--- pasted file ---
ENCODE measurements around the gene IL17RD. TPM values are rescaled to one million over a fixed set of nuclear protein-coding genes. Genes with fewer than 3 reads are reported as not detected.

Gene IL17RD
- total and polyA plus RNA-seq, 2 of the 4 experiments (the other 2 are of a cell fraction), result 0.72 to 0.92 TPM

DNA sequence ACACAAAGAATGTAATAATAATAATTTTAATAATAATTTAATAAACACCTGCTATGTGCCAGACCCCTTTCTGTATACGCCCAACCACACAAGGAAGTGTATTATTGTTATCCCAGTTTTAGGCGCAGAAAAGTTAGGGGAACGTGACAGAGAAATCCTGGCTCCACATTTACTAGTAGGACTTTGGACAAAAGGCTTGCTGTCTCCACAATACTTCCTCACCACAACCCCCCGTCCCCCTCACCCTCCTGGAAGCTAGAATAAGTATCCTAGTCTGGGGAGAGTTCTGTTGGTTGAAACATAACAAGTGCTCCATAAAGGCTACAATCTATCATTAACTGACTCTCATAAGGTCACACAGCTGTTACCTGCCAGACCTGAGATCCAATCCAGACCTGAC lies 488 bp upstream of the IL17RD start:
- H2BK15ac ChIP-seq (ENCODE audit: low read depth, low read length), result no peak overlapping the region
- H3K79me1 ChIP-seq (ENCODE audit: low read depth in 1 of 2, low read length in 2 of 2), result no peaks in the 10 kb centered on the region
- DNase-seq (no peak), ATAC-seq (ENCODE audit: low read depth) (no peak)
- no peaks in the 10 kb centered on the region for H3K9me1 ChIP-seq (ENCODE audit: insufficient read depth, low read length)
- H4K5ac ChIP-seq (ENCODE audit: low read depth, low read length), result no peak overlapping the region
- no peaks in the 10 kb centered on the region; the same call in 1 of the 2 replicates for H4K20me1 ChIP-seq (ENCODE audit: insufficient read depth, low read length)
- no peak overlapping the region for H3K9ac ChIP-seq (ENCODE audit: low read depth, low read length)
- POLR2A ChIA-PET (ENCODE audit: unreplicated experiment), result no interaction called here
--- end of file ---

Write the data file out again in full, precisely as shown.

ENCODE measurements around the gene IL17RD. TPM values are rescaled to one million over a fixed set of nuclear protein-coding genes. Genes with fewer than 3 reads are reported as not detected.

Gene IL17RD
- total and polyA plus RNA-seq, 2 of the 4 experiments (the other 2 are of a cell fraction), result 0.72 to 0.92 TPM

DNA sequence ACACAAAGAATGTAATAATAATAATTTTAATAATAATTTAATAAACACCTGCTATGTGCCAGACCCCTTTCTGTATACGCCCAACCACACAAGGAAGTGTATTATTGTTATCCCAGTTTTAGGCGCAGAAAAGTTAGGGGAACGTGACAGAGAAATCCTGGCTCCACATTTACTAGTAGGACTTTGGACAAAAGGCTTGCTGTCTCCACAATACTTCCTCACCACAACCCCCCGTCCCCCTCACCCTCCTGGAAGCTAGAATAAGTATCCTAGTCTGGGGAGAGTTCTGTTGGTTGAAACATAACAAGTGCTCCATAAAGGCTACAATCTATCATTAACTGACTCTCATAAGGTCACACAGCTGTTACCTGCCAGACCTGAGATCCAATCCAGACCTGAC lies 488 bp upstream of the IL17RD start:
- H2BK15ac ChIP-seq (ENCODE audit: low read depth, low read length), result no peak overlapping the region
- H3K79me1 ChIP-seq (ENCODE audit: low read depth in 1 of 2, low read length in 2 of 2), result no peaks in the 10 kb centered on the region
- DNase-seq (no peak), ATAC-seq (ENCODE audit: low read depth) (no peak)
- no peaks in the 10 kb centered on the region for H3K9me1 ChIP-seq (ENCODE audit: insufficient read depth, low read length)
- H4K5ac ChIP-seq (ENCODE audit: low read depth, low read length), result no peak overlapping the region
- no peaks in the 10 kb centered on the region; the same call in 1 of the 2 replicates for H4K20me1 ChIP-seq (ENCODE audit: insufficient read depth, low read length)
- no peak overlapping the region for H3K9ac ChIP-seq (ENCODE audit: low read depth, low read length)
- POLR2A ChIA-PET (ENCODE audit: unreplicated experiment), result no interaction called here